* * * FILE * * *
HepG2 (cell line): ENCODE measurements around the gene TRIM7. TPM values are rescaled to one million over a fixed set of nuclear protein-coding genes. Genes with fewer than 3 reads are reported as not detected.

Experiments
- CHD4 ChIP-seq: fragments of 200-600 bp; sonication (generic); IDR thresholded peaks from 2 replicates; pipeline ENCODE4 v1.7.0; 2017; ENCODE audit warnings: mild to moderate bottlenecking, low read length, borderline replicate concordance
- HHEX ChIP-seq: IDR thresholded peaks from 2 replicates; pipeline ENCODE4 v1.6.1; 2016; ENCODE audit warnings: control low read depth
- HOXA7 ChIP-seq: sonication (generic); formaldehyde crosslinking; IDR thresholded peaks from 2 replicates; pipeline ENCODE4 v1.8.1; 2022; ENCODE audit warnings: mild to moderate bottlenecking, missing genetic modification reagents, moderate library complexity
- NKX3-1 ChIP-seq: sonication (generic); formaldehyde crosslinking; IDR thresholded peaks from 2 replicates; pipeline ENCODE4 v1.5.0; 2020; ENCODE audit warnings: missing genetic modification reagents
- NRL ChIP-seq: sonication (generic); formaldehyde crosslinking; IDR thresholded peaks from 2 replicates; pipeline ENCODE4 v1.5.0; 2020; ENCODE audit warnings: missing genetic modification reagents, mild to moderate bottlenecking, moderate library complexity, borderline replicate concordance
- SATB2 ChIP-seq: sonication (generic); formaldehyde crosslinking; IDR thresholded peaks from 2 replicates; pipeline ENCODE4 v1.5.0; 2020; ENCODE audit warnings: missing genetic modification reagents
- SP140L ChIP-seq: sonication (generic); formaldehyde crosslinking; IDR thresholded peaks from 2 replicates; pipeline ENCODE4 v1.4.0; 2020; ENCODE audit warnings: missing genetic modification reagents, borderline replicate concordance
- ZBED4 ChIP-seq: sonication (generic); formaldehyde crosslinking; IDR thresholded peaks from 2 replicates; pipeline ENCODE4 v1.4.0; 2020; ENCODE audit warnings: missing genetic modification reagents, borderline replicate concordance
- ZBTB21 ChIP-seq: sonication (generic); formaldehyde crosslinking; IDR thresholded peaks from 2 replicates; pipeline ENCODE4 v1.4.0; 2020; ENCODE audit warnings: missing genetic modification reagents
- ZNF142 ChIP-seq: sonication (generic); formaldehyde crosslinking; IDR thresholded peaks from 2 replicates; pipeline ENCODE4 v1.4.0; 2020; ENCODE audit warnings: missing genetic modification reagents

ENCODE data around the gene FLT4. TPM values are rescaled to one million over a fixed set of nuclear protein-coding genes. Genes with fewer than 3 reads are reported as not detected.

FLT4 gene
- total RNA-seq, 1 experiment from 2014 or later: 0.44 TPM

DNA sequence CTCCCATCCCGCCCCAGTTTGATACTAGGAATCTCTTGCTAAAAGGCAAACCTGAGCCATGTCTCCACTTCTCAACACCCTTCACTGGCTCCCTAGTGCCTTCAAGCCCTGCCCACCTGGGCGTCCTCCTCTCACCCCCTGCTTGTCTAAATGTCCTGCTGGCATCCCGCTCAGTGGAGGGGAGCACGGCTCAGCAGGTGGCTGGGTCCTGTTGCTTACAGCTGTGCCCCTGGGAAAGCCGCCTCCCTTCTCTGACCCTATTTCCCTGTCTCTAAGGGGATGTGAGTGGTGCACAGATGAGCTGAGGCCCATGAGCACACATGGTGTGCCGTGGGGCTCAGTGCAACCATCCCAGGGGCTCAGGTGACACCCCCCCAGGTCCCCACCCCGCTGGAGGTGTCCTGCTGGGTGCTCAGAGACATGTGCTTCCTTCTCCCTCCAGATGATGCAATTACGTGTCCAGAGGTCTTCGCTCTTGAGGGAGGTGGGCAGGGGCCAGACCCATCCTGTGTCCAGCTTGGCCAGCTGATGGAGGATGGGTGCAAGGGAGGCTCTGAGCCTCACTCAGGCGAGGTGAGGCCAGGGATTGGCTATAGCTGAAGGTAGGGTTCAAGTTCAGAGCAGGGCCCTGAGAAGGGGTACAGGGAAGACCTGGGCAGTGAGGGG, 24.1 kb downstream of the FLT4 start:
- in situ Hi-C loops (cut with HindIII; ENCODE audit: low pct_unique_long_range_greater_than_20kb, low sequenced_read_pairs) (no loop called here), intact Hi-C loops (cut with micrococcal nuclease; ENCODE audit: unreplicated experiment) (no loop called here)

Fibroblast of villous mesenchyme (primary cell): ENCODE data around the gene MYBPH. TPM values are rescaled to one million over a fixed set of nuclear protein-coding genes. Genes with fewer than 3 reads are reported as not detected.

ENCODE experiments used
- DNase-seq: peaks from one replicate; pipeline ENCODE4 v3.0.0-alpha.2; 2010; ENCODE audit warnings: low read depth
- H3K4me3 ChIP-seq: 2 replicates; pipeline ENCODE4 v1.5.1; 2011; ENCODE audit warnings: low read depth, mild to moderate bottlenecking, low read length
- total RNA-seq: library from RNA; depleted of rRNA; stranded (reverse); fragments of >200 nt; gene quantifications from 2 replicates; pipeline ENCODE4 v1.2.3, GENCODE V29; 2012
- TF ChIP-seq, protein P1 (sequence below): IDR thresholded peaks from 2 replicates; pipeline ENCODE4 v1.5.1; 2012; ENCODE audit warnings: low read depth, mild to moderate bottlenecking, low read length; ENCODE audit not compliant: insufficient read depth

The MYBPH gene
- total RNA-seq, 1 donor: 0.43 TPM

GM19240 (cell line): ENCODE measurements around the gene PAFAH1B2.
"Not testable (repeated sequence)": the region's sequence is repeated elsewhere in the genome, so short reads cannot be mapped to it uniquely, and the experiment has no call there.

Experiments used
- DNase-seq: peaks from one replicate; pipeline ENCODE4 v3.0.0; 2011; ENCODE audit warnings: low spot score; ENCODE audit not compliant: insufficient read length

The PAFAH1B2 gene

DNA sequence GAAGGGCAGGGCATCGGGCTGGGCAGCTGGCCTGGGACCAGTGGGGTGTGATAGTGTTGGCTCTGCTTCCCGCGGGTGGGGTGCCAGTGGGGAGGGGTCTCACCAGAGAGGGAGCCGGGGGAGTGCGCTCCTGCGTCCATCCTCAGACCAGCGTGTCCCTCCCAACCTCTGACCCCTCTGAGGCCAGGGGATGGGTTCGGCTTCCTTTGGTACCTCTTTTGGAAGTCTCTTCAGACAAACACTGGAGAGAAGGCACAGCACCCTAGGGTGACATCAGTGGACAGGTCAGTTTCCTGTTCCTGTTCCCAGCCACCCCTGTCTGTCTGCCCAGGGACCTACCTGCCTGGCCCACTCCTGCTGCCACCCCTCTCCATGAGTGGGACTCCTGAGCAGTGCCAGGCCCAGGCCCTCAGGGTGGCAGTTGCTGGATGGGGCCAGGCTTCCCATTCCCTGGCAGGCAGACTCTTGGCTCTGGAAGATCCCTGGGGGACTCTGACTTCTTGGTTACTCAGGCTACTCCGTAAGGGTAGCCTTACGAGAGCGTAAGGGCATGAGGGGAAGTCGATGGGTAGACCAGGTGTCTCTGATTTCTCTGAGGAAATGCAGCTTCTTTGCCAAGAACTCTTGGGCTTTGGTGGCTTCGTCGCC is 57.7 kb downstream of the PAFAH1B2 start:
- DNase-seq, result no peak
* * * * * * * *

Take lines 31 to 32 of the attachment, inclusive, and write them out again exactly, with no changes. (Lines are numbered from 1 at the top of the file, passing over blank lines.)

DNA sequence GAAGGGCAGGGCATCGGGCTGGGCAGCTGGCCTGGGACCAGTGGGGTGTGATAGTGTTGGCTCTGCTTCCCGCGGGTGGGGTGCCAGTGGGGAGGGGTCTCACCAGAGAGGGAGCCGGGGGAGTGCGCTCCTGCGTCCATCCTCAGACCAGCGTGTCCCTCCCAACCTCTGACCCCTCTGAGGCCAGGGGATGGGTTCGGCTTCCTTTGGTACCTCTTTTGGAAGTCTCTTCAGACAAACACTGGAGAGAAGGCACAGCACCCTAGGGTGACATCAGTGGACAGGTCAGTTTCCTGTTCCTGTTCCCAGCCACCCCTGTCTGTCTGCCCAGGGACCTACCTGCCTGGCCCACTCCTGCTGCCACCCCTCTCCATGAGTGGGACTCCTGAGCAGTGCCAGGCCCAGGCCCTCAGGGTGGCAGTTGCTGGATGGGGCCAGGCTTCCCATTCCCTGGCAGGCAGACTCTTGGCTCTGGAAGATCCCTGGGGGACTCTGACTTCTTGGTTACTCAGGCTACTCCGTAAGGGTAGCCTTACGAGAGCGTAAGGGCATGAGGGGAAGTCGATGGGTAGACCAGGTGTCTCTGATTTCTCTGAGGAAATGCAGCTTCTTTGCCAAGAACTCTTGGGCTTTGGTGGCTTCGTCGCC is 57.7 kb downstream of the PAFAH1B2 start:
- DNase-seq, result no peak